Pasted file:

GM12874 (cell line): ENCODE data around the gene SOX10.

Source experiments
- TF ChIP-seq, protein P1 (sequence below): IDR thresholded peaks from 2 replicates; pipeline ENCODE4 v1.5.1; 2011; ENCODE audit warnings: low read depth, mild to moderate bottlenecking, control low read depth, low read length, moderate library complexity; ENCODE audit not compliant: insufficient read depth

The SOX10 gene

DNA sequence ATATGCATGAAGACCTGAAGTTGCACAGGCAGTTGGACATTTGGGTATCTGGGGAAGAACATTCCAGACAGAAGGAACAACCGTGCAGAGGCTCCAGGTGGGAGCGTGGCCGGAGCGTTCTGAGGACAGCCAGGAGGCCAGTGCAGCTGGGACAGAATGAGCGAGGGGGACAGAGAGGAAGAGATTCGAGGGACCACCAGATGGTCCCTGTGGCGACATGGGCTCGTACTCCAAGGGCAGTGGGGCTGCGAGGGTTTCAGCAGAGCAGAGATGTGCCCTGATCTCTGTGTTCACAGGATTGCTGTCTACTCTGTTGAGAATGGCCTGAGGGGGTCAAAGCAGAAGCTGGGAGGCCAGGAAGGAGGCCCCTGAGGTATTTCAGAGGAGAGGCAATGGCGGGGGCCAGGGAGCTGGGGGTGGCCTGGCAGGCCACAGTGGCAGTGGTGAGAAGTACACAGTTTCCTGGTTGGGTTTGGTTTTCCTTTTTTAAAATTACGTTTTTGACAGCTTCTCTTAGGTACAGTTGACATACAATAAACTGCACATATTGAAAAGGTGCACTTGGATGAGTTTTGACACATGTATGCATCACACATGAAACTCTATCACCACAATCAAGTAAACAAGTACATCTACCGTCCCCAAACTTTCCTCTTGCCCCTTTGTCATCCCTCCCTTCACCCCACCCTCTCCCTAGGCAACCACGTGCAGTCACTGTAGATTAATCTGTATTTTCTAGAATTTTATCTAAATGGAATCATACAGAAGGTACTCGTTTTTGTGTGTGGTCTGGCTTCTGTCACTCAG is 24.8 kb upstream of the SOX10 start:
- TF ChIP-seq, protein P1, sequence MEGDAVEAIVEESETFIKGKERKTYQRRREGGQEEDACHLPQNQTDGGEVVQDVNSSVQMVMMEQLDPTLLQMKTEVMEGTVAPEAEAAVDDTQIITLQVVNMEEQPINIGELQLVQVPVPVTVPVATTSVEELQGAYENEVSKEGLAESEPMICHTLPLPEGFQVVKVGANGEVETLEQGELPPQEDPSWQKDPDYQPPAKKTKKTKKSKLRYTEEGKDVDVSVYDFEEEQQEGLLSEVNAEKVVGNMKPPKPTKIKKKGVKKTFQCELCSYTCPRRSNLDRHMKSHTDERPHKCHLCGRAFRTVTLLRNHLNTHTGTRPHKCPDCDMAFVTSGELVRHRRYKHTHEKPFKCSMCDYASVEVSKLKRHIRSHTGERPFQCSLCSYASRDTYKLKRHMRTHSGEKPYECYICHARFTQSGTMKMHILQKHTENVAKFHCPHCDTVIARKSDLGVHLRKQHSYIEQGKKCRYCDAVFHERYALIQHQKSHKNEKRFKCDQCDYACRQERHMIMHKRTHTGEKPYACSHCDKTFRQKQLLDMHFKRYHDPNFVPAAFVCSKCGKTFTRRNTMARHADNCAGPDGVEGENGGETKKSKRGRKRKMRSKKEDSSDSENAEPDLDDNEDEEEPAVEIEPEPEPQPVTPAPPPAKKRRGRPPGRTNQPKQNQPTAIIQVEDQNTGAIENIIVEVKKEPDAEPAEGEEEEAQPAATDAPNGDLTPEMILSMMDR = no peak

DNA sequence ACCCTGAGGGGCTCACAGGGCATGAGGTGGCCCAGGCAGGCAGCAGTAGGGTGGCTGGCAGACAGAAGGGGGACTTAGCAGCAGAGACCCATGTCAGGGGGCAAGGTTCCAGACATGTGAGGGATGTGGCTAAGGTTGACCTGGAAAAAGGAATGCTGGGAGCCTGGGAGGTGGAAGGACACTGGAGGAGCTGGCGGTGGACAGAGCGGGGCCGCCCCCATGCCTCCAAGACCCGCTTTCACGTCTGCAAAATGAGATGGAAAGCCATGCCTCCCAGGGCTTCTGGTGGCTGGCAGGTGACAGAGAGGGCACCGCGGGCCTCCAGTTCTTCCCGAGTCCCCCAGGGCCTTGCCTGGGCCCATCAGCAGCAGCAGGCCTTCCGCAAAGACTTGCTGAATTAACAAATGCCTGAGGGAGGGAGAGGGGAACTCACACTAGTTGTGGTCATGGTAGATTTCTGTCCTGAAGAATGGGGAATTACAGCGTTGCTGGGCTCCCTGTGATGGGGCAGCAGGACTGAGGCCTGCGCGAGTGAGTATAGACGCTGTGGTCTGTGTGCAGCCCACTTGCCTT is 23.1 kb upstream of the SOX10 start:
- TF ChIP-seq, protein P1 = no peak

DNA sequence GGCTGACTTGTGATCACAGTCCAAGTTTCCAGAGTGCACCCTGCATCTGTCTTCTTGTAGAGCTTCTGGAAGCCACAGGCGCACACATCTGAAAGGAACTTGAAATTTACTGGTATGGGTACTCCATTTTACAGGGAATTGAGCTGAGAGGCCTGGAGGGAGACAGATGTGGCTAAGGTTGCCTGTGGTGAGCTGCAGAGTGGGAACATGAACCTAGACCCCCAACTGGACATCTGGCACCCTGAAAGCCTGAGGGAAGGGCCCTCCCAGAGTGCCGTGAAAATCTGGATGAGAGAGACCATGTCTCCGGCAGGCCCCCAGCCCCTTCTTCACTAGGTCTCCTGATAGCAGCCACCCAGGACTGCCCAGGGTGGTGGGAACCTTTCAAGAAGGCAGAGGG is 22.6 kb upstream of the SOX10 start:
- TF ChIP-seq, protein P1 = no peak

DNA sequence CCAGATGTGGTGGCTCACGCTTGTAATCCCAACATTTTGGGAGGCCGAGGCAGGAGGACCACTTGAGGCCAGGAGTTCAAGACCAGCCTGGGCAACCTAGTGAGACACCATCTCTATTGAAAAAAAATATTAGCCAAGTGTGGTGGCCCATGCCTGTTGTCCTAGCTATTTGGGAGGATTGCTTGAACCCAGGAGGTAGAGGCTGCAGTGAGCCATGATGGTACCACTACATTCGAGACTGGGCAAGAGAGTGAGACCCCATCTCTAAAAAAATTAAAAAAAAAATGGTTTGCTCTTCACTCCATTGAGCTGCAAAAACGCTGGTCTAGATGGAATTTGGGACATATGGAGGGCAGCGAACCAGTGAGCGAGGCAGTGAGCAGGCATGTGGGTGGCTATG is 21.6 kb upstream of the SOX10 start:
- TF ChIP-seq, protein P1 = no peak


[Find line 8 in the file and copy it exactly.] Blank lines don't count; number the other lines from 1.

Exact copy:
- TF ChIP-seq, protein P1 = no peak